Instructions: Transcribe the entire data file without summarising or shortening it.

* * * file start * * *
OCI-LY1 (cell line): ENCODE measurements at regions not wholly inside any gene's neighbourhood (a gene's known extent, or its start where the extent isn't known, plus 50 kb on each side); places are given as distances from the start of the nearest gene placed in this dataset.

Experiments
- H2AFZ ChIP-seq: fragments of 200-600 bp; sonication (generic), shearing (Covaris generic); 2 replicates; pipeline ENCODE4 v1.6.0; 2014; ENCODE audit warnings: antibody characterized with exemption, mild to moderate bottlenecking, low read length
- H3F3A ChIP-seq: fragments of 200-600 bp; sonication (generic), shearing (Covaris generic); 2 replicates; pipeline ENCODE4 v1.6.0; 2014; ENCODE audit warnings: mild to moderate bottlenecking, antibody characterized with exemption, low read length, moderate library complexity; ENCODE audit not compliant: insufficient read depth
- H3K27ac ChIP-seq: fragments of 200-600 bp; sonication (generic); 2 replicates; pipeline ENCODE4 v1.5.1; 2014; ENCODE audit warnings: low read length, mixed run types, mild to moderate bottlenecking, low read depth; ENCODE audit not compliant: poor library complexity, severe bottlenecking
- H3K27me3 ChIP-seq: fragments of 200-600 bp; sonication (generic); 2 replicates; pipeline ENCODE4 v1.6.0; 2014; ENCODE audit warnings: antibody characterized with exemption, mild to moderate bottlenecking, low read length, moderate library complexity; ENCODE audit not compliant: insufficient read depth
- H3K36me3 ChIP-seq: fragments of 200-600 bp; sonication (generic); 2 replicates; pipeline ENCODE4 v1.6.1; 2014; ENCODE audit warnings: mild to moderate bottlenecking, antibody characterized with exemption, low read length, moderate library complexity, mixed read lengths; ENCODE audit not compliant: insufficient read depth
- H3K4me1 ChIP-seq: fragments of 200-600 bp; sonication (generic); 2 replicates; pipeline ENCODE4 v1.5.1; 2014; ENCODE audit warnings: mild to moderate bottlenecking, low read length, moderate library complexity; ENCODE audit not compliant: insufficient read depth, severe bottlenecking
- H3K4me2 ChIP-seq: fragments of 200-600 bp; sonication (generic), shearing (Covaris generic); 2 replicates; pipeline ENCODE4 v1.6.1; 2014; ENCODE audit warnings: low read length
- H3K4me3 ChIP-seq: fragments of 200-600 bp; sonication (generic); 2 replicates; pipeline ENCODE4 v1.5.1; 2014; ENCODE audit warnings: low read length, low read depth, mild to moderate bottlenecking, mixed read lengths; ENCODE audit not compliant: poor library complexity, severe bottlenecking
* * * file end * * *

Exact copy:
OCI-LY1 (cell line): ENCODE measurements at regions not wholly inside any gene's neighbourhood (a gene's known extent, or its start where the extent isn't known, plus 50 kb on each side); places are given as distances from the start of the nearest gene placed in this dataset.

Experiments
- H2AFZ ChIP-seq: fragments of 200-600 bp; sonication (generic), shearing (Covaris generic); 2 replicates; pipeline ENCODE4 v1.6.0; 2014; ENCODE audit warnings: antibody characterized with exemption, mild to moderate bottlenecking, low read length
- H3F3A ChIP-seq: fragments of 200-600 bp; sonication (generic), shearing (Covaris generic); 2 replicates; pipeline ENCODE4 v1.6.0; 2014; ENCODE audit warnings: mild to moderate bottlenecking, antibody characterized with exemption, low read length, moderate library complexity; ENCODE audit not compliant: insufficient read depth
- H3K27ac ChIP-seq: fragments of 200-600 bp; sonication (generic); 2 replicates; pipeline ENCODE4 v1.5.1; 2014; ENCODE audit warnings: low read length, mixed run types, mild to moderate bottlenecking, low read depth; ENCODE audit not compliant: poor library complexity, severe bottlenecking
- H3K27me3 ChIP-seq: fragments of 200-600 bp; sonication (generic); 2 replicates; pipeline ENCODE4 v1.6.0; 2014; ENCODE audit warnings: antibody characterized with exemption, mild to moderate bottlenecking, low read length, moderate library complexity; ENCODE audit not compliant: insufficient read depth
- H3K36me3 ChIP-seq: fragments of 200-600 bp; sonication (generic); 2 replicates; pipeline ENCODE4 v1.6.1; 2014; ENCODE audit warnings: mild to moderate bottlenecking, antibody characterized with exemption, low read length, moderate library complexity, mixed read lengths; ENCODE audit not compliant: insufficient read depth
- H3K4me1 ChIP-seq: fragments of 200-600 bp; sonication (generic); 2 replicates; pipeline ENCODE4 v1.5.1; 2014; ENCODE audit warnings: mild to moderate bottlenecking, low read length, moderate library complexity; ENCODE audit not compliant: insufficient read depth, severe bottlenecking
- H3K4me2 ChIP-seq: fragments of 200-600 bp; sonication (generic), shearing (Covaris generic); 2 replicates; pipeline ENCODE4 v1.6.1; 2014; ENCODE audit warnings: low read length
- H3K4me3 ChIP-seq: fragments of 200-600 bp; sonication (generic); 2 replicates; pipeline ENCODE4 v1.5.1; 2014; ENCODE audit warnings: low read length, low read depth, mild to moderate bottlenecking, mixed read lengths; ENCODE audit not compliant: poor library complexity, severe bottlenecking